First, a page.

Colonial Players’ The Spitfire Grill
Slow change and a bit of redemption in Gilead, Wisconsin
The Spitfire Grill is a musical about redemption that isn’t preachy. Written by James Valcq (book and music) and Fred Alley (book and lyrics) it is a musical with only one dance number, albeit a very effective one. It has a comedic touch yet only a few laugh-out-loud lines. It has one powerful song about frustration, made so by the actor who sings it. Its storyline and ending are a bit contrived, yet there is charm in setting and characters. What to make of this play?
The storyline revolves around Percy, newly freed after a stint in jail, who moves to Gilead, Wisconsin, drawn there by a newspaper account of the beautiful fall colors. But Gilead is a town dying after the mines closed up. That’s why Hannah has been trying to sell the Spitfire Grill for 10 years. When Percy comes to town, Sheriff Joe gets her a job at the Spitfire Grill. Later, when Hannah breaks her hip, Percy takes charge of the grill and is helped by Shelby, whose husband is Caleb, Hannah’s nephew. There is the ubiquitous small-town nosy postmistress and a character who lives in the woods to round out the cast.
Director Joan Townshend assembled a strong and cohesive group of actors and maintains good pacing for the action. Music direction by Anita O’Connor is excellent, and the musicians (sadly, uncredited) provide a strong, beautiful base for the actor/singers. The actors occasionally seemed to be straining to sing in their range, and on opening night there were some tonal lapses. But those seemed only opening-night nerves.
Karen Grim does vocal and performance justice to Percy, a wounded character who calls herself a wild bird. Eric Hufford grows as Sheriff Joe through the course of the show. Jill Sharpe Compton manages to be both strong and funny as Hannah. Robert Wright as The Visitor from the woods is a mute presence. Jean Berard gives a funny performance as Effy, the postmistress, in a style that is a bit broader than the production’s norm.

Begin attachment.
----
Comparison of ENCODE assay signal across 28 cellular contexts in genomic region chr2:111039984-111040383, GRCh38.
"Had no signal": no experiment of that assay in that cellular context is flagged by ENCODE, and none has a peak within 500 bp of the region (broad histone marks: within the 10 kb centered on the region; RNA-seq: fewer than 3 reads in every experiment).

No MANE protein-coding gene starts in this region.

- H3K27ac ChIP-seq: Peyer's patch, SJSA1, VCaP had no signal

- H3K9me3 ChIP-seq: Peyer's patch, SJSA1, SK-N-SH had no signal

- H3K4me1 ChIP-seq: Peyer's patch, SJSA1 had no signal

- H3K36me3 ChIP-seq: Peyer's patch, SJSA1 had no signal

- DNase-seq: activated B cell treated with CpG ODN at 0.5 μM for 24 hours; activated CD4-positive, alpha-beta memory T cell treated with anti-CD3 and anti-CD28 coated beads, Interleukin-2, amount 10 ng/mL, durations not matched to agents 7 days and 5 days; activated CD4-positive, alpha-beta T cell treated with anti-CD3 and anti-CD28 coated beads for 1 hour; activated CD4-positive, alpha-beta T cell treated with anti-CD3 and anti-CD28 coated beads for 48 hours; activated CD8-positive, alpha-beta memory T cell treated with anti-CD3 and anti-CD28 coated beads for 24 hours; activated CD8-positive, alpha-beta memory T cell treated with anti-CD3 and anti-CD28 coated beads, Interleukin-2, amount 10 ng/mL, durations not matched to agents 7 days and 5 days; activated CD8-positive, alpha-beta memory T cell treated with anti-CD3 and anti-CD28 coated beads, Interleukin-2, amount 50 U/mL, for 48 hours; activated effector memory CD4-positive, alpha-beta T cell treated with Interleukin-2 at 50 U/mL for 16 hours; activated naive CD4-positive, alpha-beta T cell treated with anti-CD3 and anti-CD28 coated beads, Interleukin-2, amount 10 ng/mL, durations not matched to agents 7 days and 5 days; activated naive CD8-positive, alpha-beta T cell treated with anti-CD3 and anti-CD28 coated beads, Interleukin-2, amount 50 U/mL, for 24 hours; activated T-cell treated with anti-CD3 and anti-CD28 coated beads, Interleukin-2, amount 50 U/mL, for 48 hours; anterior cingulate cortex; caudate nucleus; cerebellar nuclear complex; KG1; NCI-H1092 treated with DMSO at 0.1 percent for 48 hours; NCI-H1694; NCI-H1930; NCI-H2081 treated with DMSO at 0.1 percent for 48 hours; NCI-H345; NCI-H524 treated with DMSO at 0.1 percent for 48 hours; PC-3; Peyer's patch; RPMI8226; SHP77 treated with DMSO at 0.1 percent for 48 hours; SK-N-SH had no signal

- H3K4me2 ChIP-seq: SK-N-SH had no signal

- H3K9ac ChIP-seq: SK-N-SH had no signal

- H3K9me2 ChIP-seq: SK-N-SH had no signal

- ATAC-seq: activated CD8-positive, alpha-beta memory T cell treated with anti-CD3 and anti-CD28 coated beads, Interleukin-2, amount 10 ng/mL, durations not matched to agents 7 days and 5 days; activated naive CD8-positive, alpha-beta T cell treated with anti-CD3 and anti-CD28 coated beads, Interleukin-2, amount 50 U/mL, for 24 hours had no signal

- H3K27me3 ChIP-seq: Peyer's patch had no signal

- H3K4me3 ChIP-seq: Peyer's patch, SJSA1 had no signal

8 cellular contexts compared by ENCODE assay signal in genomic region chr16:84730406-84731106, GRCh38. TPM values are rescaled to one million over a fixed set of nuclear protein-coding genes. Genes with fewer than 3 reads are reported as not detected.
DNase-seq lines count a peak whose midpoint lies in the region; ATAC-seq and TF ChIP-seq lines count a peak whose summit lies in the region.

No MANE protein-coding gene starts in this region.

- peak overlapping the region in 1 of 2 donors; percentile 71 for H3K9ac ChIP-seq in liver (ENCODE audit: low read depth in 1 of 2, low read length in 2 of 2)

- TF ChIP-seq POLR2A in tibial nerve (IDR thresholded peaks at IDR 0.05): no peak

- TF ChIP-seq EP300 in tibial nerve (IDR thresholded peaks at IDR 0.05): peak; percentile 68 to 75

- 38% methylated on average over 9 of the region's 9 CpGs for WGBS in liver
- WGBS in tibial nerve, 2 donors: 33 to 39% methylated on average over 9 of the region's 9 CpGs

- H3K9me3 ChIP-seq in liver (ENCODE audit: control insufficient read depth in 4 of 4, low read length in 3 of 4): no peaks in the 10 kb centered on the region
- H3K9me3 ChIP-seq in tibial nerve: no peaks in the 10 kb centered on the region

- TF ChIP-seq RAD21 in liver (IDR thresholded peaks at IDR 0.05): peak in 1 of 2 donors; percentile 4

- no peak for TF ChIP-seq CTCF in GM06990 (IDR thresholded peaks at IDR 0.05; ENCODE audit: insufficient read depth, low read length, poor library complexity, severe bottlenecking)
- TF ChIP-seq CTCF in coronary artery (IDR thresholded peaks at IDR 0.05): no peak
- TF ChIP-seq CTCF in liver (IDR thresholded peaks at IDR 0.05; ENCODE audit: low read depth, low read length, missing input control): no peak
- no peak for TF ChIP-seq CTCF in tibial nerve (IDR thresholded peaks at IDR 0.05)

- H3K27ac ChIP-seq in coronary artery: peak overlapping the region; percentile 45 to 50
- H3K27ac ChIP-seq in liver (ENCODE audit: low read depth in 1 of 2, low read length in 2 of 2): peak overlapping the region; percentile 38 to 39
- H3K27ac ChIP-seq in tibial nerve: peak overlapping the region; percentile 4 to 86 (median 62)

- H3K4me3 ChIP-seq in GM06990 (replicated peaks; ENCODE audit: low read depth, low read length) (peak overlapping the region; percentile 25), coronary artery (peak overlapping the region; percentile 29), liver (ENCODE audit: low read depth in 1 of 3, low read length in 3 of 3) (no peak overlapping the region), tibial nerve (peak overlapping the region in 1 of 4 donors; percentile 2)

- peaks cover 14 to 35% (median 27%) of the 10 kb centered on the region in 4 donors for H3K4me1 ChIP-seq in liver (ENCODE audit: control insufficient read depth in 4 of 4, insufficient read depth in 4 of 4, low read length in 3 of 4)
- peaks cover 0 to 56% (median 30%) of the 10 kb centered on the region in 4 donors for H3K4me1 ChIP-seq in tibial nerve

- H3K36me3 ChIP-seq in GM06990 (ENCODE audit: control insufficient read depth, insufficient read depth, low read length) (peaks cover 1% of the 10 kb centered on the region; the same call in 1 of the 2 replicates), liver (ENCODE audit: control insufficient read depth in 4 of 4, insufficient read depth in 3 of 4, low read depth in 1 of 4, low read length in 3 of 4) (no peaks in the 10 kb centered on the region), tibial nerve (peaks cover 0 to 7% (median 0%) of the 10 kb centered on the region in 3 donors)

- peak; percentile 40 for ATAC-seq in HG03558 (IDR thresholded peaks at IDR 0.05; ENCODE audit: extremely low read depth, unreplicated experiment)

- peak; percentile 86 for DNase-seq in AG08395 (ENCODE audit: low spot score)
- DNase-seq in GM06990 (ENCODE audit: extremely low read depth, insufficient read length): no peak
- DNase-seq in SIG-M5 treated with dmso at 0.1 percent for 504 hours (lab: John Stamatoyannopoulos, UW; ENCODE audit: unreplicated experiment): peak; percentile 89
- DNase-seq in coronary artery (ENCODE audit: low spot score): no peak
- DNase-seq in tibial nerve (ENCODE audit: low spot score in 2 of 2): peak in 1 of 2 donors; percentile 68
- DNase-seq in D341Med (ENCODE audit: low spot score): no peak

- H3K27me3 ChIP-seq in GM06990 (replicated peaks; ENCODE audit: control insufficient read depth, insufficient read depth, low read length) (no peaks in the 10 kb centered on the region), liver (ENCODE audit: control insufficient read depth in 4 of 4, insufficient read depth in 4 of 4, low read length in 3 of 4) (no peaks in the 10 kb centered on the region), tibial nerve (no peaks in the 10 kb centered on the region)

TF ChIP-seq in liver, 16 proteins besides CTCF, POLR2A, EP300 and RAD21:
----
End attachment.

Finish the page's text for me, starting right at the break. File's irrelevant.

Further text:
The couple, Caleb and Shelby, provide the most internal conflict. Lawrence Griffin as Caleb and Sandra Rardon as Shelby are the standouts of the show, in part because of writing, in part because of what they bring to the roles. Griffin sings the haunting “Digging Stone.” He seems to strain to stay in vocal range, and that very task gives the song power and poignancy and a profoundly haunting quality. Shelby’s change comes as she moves from shy, unassuming wife to competent, capable woman. Rardon makes both the beginning and the end of that journey believable.
Drama is about change, about the transition a character makes from beginning to end. Interestingly, in The Spitfire Grill the only character to make a complete journey is Shelby. Percy, Sheriff Joe and Hannah come to accept aspects of themselves they have previously ignored. Caleb seems on the verge of change, but it isn’t yet seen. Perhaps that is why the script of The Spitfire Grill seems a bit slight, despite the effectiveness and strong staging by Colonial Players.
What to make of this play? Good performances and music, clear direction and a good cast counter any slights and make for a worthwhile and enjoyable evening at the theater.
Director: Joan Townshend. Music director: Anita O’Connor. Stage manager: Andy McLendon. Lighting designer: Harvey Hack. Costume designer: Jeannie Beall. Set designer: Beth Terranova. Sound designer: Richard Atha-Nicholls. Properties: Lois Banscher.
Playing thru April 21 at 8pm ThFSa; 2pm Su; 7:30pm April 1 at Colonial Players, 108 East St., Annapolis. $20 w/discounts; rsvp: 410-268-7373; www.cplayers.com.